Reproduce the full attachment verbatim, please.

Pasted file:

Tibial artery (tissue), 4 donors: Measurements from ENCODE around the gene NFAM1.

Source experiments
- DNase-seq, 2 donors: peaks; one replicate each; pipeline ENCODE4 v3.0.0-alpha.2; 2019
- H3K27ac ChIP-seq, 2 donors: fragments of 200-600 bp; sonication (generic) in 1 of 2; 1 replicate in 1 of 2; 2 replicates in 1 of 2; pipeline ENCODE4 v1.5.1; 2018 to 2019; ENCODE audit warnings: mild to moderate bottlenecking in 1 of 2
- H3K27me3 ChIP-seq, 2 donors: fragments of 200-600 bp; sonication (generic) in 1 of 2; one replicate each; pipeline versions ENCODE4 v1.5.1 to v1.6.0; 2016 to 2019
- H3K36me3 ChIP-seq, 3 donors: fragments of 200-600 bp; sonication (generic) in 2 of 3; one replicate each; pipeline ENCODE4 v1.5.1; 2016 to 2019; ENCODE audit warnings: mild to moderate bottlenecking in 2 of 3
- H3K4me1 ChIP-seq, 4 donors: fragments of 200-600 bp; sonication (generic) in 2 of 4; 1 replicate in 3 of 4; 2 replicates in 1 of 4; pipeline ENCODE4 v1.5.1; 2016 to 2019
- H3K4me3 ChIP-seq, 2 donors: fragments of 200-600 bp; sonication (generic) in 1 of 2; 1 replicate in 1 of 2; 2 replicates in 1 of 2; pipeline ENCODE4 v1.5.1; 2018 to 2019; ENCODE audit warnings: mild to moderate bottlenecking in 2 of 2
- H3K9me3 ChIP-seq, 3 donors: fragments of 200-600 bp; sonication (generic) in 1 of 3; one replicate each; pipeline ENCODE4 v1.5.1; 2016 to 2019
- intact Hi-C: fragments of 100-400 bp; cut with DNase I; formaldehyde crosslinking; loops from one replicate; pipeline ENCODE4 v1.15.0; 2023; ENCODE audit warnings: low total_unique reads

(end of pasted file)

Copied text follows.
Tibial artery (tissue), 4 donors: Measurements from ENCODE around the gene NFAM1.

Source experiments
- DNase-seq, 2 donors: peaks; one replicate each; pipeline ENCODE4 v3.0.0-alpha.2; 2019
- H3K27ac ChIP-seq, 2 donors: fragments of 200-600 bp; sonication (generic) in 1 of 2; 1 replicate in 1 of 2; 2 replicates in 1 of 2; pipeline ENCODE4 v1.5.1; 2018 to 2019; ENCODE audit warnings: mild to moderate bottlenecking in 1 of 2
- H3K27me3 ChIP-seq, 2 donors: fragments of 200-600 bp; sonication (generic) in 1 of 2; one replicate each; pipeline versions ENCODE4 v1.5.1 to v1.6.0; 2016 to 2019
- H3K36me3 ChIP-seq, 3 donors: fragments of 200-600 bp; sonication (generic) in 2 of 3; one replicate each; pipeline ENCODE4 v1.5.1; 2016 to 2019; ENCODE audit warnings: mild to moderate bottlenecking in 2 of 3
- H3K4me1 ChIP-seq, 4 donors: fragments of 200-600 bp; sonication (generic) in 2 of 4; 1 replicate in 3 of 4; 2 replicates in 1 of 4; pipeline ENCODE4 v1.5.1; 2016 to 2019
- H3K4me3 ChIP-seq, 2 donors: fragments of 200-600 bp; sonication (generic) in 1 of 2; 1 replicate in 1 of 2; 2 replicates in 1 of 2; pipeline ENCODE4 v1.5.1; 2018 to 2019; ENCODE audit warnings: mild to moderate bottlenecking in 2 of 2
- H3K9me3 ChIP-seq, 3 donors: fragments of 200-600 bp; sonication (generic) in 1 of 3; one replicate each; pipeline ENCODE4 v1.5.1; 2016 to 2019
- intact Hi-C: fragments of 100-400 bp; cut with DNase I; formaldehyde crosslinking; loops from one replicate; pipeline ENCODE4 v1.15.0; 2023; ENCODE audit warnings: low total_unique reads